INDIANAPOLIS — Liberal Democrat Sen. Jean Breaux and conservative Republican Sen. Jean Leising are polar opposites politically, but they're aligned on one critical issue: They want to know what Indiana students are learning about sex.Both women are concerned about the state's teen pregnancy rate, which remains higher than the national average even as the number of young pregnant mothers is dropping.

On Wednesday, they labored to advance a bill that would have compelled the state departments of health and education to work together to determine what students are being taught about sex in their health classes. The departments would also have been asked to propose a curriculum that included medically accurate standards for sex education.

The General Assembly would have had to vet the standards before they could be taught in school.

The legislation, however, failed to pass out of committee after it met steep opposition from social conservatives — even after its original language was amended to replace the phrase “sex education” and the broader concept of health and wellness was included.

“I know that sex in this Legislature, after (being here) 35 years, is a four-letter word,” said longtime state Sen. Earline Rogers, D-Gary, a bill supporter who offered the amendment.

That’s what Leising and Breaux feared. The bill was shot down in a 7-4 vote by the Senate Education Committee after lobbyists with conservative faith-based organizations, including Advance America and the Indiana Family Institute, decried their bill.

Advance America’s Eric Miller called it “dangerous” because it would lead to what he called “contraceptive-based sex education” that would undermine Indiana’s current policy that requires schools to deliver an abstinence-only message when it comes to sex outside of marriage.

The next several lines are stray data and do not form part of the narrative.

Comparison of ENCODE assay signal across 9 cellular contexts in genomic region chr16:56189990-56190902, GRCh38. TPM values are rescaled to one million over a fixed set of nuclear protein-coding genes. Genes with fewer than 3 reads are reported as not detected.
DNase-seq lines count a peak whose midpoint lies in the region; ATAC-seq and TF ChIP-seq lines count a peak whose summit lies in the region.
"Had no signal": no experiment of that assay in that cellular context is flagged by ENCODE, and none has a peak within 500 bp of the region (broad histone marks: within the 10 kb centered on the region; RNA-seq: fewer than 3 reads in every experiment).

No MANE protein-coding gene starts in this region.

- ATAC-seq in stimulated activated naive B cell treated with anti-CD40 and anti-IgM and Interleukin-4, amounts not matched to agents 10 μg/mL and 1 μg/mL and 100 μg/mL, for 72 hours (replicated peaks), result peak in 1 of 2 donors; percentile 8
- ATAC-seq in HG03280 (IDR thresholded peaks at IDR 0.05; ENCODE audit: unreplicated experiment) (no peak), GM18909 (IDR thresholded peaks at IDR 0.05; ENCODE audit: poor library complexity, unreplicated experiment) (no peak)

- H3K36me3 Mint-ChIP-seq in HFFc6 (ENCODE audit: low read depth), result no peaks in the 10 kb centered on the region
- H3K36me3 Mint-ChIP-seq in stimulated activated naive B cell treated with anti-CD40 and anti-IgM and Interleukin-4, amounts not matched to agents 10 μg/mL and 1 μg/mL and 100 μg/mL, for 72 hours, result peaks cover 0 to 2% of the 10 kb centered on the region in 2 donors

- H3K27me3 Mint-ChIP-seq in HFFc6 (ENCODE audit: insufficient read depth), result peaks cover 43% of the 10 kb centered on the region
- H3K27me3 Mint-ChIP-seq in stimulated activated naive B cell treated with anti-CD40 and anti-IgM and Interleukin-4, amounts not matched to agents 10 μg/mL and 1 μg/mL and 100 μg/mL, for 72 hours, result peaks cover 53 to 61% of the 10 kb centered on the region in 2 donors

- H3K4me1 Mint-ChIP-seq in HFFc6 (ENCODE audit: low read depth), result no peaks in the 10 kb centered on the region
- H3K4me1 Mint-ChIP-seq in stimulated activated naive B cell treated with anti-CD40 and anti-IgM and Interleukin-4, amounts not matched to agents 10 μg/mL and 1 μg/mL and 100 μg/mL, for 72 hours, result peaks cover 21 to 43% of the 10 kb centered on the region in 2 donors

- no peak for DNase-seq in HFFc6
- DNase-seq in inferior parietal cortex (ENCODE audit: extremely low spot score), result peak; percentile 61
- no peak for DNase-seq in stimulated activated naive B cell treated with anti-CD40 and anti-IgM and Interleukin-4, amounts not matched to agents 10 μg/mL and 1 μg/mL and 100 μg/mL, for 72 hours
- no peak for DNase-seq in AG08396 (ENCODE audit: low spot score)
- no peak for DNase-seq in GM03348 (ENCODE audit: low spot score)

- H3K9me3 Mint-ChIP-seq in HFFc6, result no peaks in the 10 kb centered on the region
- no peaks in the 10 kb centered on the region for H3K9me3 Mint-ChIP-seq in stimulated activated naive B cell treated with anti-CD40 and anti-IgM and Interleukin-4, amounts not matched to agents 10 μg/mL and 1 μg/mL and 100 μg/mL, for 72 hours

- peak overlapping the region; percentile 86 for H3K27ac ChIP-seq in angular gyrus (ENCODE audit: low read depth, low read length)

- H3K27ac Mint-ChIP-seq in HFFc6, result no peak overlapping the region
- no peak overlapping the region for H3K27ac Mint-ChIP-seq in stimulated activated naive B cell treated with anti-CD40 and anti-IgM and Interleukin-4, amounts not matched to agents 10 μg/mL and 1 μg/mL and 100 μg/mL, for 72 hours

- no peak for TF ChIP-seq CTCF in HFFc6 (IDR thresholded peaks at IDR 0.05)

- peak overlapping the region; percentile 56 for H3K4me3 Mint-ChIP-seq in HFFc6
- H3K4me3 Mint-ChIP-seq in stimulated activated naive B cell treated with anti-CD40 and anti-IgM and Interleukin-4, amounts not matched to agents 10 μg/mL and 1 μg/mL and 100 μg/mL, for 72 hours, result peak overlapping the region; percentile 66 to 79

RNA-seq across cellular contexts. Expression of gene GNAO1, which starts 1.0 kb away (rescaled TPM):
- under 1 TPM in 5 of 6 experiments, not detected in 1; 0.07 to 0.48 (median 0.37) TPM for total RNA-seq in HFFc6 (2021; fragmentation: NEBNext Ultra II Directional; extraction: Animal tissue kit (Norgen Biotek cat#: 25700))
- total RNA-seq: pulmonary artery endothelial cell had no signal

“Maybe the reason why we’re not doing as well with regard to teen pregnancy is that focus on abstinence …is not being emphasized as much as should be,” he said, while testifying against the bill.

Leising, a Catholic who represents a predominantly white, rural southeastern Indiana district, said the measure wasn’t about pushing contraception. In an interview Tuesday, she defended the bill: “It has nothing to do with Planned Parenthood. It has everything to do with what a young man or young woman should know.”

Breaux, an African-American from Indianapolis, has long questioned the state's abstinence-only policy. Her district includes a portion of Marion County, which has the highest teen pregnancy rate of any urban area in the state – but it also ranks below many rural counties.

“This isn't just an urban poor issue,” said Breaux, in an interview before the bill was heard. “This is a young person's issue.”

Breaux and Leising were aligned on the measure after they talked last fall about the state’s teen pregnancy rates.

They looked at numbers showing a decline in teen birth rates since 2007, both nationally and at the state level, but Indiana's drop was slower. As of 2012 – the most-recent year for which data is available – Indiana's rate of 33 births per 1,000 teenagers was higher than that of all its neighboring states, except Kentucky.

For Leising, the numbers she saw about rural communities concerned her. She found that one of her district’s poorest counties also had one the highest teen pregnancy rates.

A Purdue University study released last October affirmed that as a trend in 22 of Indiana's rural counties that have had higher teen birth rates for much of the last decade.

The Purdue study found a strong link between rural poverty and teen pregnancy. Compared to counties with the lowest teen pregnancy rates, counties with the highest teen pregnancy rates had lower median household income, substantially more children living in poverty, and a higher share of children growing up in single-parent households.

Leising and Breaux also thought Indiana's teen pregnancy rates would concern fiscal conservatives in the General Assembly. Leising noted that 51 percent of Indiana's births are now paid for by the state, through Medicaid dollars it receives.

“A lot of those births are to young people,” Leising said.

After the vote, Sen. Carlin Yoder, R-Middlebury, said he shared the concern over high teen pregnancy rates in Indiana. “But this isn’t the way to solve it,” he said of the bill.

Breaux's past efforts to expand sex education in K-12 schools have been modeled to appease some social conservatives. One past measure, for example, required the state develop an age-appropriate, comprehensive sex education curriculum but also would have required teachers to strongly encourage students to talk to their parents about sex and to teach respect for marriage.

The legislation she and Leising supported stopped short of requiring schools to expand sex education, but sought to task health experts and educators to develop an improved teaching model, Leising said.

“We think young people are street smart, but are they?” Leising said. “That's my question: What do they really know? That's what we need to find out.”

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